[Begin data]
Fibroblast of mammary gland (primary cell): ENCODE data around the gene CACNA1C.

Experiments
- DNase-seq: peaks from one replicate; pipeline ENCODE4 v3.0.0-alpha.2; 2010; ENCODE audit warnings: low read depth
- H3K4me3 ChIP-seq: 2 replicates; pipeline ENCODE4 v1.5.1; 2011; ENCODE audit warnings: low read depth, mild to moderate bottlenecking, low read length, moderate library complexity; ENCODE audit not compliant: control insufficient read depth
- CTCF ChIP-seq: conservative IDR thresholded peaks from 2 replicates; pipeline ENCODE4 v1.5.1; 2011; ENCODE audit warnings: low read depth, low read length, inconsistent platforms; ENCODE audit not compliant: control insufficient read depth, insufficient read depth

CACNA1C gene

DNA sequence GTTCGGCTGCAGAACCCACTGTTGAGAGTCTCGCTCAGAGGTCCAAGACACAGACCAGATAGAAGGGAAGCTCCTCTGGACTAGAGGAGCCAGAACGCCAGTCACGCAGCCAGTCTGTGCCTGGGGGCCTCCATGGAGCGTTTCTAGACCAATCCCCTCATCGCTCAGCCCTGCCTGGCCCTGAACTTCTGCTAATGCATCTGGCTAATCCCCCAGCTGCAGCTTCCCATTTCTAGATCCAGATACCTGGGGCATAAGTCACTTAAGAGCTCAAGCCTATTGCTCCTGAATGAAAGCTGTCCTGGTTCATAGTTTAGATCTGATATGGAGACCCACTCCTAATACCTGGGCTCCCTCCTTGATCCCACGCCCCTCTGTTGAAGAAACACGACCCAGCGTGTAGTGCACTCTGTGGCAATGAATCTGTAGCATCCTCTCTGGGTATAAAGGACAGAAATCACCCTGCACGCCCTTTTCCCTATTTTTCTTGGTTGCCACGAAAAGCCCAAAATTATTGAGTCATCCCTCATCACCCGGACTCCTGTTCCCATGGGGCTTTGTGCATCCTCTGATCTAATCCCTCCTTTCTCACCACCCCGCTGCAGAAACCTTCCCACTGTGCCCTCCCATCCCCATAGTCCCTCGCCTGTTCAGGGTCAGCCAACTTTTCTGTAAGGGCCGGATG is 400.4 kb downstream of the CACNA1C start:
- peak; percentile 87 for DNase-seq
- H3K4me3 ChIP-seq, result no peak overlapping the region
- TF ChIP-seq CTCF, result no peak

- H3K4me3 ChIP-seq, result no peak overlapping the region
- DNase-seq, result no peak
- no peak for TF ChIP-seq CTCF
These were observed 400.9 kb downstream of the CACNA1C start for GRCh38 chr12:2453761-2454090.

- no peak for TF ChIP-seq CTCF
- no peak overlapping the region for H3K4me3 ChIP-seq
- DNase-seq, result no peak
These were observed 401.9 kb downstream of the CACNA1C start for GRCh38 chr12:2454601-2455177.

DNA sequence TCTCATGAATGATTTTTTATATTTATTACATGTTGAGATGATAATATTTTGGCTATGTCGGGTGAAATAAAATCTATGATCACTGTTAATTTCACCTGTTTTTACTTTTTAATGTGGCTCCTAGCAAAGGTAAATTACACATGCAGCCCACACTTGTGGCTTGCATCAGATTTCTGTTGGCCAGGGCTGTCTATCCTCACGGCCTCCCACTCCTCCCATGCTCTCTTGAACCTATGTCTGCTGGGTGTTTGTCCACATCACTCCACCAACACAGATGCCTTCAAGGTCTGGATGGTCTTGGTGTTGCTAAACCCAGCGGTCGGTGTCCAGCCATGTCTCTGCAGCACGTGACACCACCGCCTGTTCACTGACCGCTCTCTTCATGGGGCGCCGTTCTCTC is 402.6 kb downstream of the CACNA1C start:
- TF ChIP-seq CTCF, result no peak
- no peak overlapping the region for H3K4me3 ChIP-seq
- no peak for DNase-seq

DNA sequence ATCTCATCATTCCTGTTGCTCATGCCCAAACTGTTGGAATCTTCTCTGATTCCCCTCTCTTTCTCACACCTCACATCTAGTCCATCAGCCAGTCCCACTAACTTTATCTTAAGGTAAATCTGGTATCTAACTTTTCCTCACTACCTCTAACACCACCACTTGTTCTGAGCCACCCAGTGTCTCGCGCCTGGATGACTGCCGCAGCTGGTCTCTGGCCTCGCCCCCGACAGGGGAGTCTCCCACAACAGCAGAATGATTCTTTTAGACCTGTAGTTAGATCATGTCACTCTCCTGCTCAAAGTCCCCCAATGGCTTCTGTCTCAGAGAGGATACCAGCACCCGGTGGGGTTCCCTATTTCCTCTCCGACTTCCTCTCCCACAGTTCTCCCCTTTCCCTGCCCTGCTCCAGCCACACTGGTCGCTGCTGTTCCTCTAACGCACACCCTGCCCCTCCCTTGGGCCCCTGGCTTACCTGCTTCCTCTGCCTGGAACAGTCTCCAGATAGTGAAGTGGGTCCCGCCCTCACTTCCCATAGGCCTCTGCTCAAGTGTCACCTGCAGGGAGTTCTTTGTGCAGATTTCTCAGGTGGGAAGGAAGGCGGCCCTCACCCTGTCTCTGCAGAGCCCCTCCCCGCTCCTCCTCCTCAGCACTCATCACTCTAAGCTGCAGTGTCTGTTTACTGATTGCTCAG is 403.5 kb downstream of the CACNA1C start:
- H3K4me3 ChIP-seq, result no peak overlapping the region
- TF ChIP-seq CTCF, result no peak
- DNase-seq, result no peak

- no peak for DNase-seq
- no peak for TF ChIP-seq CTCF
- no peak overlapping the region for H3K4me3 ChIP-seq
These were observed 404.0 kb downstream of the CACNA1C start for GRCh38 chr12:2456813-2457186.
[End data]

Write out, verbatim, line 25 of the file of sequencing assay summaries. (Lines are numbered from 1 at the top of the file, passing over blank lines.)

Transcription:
- TF ChIP-seq CTCF, result no peak